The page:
Love, Dead in National Recording Registry

forever changes album coverLove’s psychedelic rock classic “Forever Changes” and an ace live performance by the Grateful Dead are among the new recordings selected for the National Recording Registry.

Adding to the good vibes over at the Library of Congress are Prince’s soundtrack for “Purple Rain” and George Clinton’s album “Mothership Connection” (Parliament).

They are among the 25 entries on the 2011 Registry list, an honor that guarantees preservation and a sort of immortality for the works. This latest Registry list was unveiled May 23, 2012.

1967′s “Forever Changes,” ignored by the public in its day but long since considered a rock masterpiece, was the final album recorded by the original L.A. band Love, fronted by Arthur Lee. The album produced no hit singles, although lead track “Alone Again Or” has been repeatedly covered. The drug-infested Love imploded in the months following the album’s recording.

“Forever Changes” employed a variety of hired-gun musicians, including L.A.’s famed Wrecking Crew. Classical musicians under the direction of David Angel added depth and drama. Love’s primary creative forces, Lee and songwriter Bryan MacLean — the band’s ying and yang — were at their creative peak during the recording; neither produced another important work. The two have since died.

The Grateful Dead’s live recording of its May 8, 1977, concert at Cornell University’s Barton Hall never received an official release, but it is well known to fans due to the quality of performance and recording. At the time, the Dead had just finished recording the studio album “Terrapin Station.”

The Dead performed “Minglewood Blues,” “Loser,” Jerry Garcia’s “Deal” and the popular covers “Mama Tried” and “Dancin’ in the Streets.” (Listen to the show).

The Barton Hall concert never received an official release. Dead archivist David Lemieux says the Dead organization does not have the source tape.

Mickey Hart, one of the Dead’s drummers, lobbied for the creation of the National Recording Registry back in 2000. The Registry just marked its 10th anniversary. World music archivist Hart has ongoing relationships with the Library of Congress and the Smithsonian.

lightning logo for Grateful Dead“These are not just songs,” Hart told the Associated Press, referring to the 25 new Registry entries. “These are talking books — thousands of years of evolutions of cultures are in this music.”

Other popular music songs on the new list include “Bo Diddley” and “I’m a Man” by Bo Diddley; “Green Onions” by Booker T. & the M.G.’s; “Rapper’s Delight” by the Sugarhill Gang; and Donna Summer’s “I Feel Love.”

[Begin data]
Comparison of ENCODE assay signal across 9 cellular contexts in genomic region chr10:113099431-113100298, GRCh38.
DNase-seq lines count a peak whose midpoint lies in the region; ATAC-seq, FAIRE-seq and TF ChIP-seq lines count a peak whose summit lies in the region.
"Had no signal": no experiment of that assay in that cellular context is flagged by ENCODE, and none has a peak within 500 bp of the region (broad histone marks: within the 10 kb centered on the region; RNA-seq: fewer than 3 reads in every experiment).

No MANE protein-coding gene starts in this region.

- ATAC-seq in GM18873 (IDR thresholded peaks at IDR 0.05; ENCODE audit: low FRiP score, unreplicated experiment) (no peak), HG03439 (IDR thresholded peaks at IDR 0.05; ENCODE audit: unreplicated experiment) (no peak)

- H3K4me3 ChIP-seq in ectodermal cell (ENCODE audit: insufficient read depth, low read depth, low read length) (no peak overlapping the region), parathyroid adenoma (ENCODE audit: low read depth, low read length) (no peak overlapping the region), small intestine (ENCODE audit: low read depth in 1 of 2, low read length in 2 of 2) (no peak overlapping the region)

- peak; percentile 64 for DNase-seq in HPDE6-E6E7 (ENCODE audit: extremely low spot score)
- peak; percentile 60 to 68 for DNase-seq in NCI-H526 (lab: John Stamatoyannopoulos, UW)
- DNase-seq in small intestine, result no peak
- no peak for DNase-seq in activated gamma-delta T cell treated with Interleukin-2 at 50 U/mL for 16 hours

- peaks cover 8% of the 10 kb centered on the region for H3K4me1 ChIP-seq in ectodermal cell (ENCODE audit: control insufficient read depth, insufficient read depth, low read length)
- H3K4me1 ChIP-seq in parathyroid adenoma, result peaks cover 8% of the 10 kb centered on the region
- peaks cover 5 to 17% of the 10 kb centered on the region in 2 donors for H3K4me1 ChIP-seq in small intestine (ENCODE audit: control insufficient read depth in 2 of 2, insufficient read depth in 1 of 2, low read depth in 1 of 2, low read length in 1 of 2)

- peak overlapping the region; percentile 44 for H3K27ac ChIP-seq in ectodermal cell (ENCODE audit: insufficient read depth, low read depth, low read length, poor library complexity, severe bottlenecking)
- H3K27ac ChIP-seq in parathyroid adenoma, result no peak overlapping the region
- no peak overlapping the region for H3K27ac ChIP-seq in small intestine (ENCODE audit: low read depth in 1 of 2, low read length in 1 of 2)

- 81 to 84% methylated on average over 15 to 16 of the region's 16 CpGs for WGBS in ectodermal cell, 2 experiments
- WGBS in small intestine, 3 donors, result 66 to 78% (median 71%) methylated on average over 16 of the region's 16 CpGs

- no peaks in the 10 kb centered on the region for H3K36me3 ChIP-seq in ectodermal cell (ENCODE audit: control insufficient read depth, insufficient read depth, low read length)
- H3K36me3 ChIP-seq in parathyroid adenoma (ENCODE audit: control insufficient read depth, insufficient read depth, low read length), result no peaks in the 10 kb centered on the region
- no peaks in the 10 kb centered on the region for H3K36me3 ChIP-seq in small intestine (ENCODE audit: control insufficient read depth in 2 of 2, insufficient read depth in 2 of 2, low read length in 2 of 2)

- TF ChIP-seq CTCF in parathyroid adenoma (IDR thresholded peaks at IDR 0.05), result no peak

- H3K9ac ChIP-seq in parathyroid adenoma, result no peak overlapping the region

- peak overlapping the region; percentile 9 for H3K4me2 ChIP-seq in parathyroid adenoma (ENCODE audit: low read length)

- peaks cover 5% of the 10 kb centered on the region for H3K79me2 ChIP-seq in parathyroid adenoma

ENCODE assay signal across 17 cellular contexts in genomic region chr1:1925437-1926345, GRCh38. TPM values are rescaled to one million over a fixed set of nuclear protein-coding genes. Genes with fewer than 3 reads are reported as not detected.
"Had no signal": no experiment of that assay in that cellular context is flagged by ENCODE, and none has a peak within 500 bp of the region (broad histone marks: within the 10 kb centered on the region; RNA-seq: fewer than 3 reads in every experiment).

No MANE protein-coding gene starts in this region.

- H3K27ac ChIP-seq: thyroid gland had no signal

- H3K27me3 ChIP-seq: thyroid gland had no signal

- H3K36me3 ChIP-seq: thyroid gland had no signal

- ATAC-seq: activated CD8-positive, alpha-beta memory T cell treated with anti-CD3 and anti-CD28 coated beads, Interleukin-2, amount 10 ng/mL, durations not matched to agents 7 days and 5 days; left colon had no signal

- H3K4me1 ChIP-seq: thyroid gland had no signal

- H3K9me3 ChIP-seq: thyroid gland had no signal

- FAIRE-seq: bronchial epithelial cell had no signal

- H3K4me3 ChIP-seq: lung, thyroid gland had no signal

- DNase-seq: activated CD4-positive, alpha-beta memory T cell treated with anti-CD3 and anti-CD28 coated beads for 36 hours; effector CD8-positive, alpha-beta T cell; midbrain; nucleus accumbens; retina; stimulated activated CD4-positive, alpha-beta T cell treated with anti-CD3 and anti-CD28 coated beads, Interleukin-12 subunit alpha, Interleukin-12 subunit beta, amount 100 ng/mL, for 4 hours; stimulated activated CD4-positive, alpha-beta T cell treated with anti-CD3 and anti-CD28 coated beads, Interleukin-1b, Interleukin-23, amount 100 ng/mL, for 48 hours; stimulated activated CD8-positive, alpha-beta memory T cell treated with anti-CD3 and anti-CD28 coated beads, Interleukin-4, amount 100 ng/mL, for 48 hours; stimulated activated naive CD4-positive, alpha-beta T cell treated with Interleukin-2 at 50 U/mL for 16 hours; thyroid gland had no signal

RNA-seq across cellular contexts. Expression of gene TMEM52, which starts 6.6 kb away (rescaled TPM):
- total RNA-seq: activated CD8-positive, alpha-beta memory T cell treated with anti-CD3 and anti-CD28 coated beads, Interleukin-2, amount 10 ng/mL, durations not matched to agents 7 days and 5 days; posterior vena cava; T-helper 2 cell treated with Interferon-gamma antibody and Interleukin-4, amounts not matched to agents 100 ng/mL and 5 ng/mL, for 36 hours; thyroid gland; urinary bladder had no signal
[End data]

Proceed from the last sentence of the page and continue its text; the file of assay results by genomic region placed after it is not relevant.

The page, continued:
Love has not been selected for the Rock and Roll Hall of Fame. The Grateful Dead was inducted in 1994 and currently is being celebrated with a major museum exhibit at the Hall.

Selections span the years 1888-1984, beginning with an Edison Talking Doll cylinder.

Learn how to nominate a recording.

Comments

  1. Andrew Woods says:

    The National Recording Registry of the Library of Congress is a true NATIONAL TREASURE. For all of those you think government is the enemy, think again. And thank Mickey Hart of the Grateful Dead, a tireless warrior for the arts. Along with the National Endowment for the Arts (NEA) and the National Endowment for the Humanities, chaired by former Republican Senator (when Republicans were not mostly wackos) Jim Leach, the Library of Congress National Recording Registry provide enormous support for that part of America that is so vital and yet which we want without having to pay anything. We think nothing of stealing when it comes to art work such as recorded music. Our friends and enemies in Europe are not so shortsighted in their support for the arts and humanities.

    • There were at least 3 Love records after “Forever Changes”- “Four Sail”, “Out There”, and “False Start”.

      • Sam: True, Arthur Lee used the creative handle Love for several albums after “Forever Changes,” but it was not the band anyone thinks of as Love. (I just added “original” to the band reference in the story, thanks for the redirect.) I am a big fan of “Four Sail,” but that band is only Love in name — it was Lee’s new band with no one from the classic works. Debatable, but … “Out There” was a compilation, you’re thinking of “Out Here,” most likely. Thanks for the comment, look forward to your next one.

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